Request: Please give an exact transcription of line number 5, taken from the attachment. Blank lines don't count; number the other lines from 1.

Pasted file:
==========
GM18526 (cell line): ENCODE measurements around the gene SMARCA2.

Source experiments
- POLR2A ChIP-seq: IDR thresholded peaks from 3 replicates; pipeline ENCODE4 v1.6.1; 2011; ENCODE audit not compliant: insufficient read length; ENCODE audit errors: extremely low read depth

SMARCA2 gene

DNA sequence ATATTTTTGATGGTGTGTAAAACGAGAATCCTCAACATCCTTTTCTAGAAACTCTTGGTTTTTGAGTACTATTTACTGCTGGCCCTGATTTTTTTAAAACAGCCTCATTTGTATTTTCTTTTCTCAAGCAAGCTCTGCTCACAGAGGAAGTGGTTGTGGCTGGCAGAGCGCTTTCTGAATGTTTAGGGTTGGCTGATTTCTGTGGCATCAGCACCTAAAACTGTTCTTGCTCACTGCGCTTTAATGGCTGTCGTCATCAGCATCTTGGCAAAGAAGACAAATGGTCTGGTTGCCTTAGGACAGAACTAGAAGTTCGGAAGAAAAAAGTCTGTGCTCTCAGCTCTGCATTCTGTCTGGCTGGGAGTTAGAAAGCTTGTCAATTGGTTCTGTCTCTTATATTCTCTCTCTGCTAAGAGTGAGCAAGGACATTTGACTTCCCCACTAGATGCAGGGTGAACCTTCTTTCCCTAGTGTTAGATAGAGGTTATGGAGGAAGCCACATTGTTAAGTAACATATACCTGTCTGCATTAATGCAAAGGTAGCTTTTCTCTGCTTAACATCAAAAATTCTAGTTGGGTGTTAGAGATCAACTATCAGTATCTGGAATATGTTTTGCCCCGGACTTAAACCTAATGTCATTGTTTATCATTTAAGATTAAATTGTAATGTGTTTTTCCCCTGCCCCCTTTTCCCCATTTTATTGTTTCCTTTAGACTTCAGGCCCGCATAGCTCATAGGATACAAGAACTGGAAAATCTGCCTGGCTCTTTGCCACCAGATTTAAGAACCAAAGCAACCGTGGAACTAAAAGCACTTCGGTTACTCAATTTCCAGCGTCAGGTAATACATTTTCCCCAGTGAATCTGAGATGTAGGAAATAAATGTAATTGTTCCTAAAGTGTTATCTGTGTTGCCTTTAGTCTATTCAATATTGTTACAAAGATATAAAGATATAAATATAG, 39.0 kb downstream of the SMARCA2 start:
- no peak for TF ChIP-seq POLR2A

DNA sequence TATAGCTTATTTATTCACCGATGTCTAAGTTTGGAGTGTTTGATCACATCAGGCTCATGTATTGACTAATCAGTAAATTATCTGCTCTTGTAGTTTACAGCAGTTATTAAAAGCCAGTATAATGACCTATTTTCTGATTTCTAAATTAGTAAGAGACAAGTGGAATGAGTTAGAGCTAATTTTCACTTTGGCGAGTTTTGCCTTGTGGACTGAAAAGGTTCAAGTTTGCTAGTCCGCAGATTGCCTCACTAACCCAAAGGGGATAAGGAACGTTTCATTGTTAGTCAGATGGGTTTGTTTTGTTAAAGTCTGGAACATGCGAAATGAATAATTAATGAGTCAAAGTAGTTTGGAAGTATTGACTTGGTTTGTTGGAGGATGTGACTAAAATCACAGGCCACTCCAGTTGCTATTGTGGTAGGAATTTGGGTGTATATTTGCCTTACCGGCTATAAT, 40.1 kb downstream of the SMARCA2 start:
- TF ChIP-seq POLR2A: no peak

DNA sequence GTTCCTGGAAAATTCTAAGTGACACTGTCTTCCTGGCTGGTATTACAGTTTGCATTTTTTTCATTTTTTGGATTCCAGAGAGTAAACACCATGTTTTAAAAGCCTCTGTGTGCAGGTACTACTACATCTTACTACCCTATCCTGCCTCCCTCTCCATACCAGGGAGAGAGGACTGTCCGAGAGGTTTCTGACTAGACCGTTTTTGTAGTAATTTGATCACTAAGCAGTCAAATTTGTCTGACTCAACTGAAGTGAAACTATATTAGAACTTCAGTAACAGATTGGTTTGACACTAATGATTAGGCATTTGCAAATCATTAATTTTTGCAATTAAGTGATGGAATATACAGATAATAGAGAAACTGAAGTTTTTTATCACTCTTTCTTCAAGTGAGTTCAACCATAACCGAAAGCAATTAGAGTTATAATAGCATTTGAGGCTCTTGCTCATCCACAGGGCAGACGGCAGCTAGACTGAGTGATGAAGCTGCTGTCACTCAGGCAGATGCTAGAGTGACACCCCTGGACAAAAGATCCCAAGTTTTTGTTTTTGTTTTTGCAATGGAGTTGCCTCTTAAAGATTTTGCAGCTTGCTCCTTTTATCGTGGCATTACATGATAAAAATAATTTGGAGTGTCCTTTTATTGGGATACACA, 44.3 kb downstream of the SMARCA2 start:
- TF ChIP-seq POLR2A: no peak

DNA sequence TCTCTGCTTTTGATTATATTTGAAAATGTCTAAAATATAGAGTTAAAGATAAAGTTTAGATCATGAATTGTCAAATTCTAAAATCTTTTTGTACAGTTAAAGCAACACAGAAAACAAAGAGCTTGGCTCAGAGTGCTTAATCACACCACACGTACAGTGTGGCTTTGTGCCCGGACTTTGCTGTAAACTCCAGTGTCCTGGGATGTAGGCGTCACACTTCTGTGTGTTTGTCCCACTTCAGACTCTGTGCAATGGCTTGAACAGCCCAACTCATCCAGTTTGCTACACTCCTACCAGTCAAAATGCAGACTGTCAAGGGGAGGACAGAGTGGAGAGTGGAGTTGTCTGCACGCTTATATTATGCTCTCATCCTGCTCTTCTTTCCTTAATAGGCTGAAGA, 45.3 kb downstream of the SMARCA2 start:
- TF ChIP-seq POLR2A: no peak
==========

DNA sequence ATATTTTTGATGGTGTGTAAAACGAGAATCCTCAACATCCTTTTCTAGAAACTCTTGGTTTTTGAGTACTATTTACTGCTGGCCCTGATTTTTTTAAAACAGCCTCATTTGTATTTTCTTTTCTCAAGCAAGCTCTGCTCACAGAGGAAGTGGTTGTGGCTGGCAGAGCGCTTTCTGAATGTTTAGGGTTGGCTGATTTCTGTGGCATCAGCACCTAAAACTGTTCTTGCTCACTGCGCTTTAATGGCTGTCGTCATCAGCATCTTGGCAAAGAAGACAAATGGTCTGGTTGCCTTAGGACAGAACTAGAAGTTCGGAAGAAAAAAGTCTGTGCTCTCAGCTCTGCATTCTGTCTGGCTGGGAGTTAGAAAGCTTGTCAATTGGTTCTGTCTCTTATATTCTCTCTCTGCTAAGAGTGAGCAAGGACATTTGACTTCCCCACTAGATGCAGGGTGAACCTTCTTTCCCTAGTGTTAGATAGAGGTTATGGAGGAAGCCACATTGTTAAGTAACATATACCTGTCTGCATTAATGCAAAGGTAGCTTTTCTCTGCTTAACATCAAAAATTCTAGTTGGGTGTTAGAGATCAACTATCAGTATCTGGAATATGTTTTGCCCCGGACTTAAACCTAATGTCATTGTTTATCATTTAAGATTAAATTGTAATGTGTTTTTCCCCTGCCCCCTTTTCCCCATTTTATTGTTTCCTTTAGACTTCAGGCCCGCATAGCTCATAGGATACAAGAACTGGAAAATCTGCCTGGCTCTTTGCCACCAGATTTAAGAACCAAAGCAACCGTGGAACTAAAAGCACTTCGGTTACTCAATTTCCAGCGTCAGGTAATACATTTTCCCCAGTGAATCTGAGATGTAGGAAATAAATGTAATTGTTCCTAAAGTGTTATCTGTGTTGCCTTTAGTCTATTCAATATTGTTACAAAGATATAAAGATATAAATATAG, 39.0 kb downstream of the SMARCA2 start: